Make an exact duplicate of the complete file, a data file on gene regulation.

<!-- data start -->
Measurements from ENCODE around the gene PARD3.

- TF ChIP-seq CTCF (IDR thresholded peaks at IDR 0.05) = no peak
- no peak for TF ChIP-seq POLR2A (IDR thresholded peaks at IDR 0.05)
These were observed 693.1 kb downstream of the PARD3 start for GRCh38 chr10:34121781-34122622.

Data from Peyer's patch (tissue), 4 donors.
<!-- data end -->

Measurements from ENCODE around the gene PARD3.

- TF ChIP-seq CTCF (IDR thresholded peaks at IDR 0.05) = no peak
- no peak for TF ChIP-seq POLR2A (IDR thresholded peaks at IDR 0.05)
These were observed 693.1 kb downstream of the PARD3 start for GRCh38 chr10:34121781-34122622.

Data from Peyer's patch (tissue), 4 donors.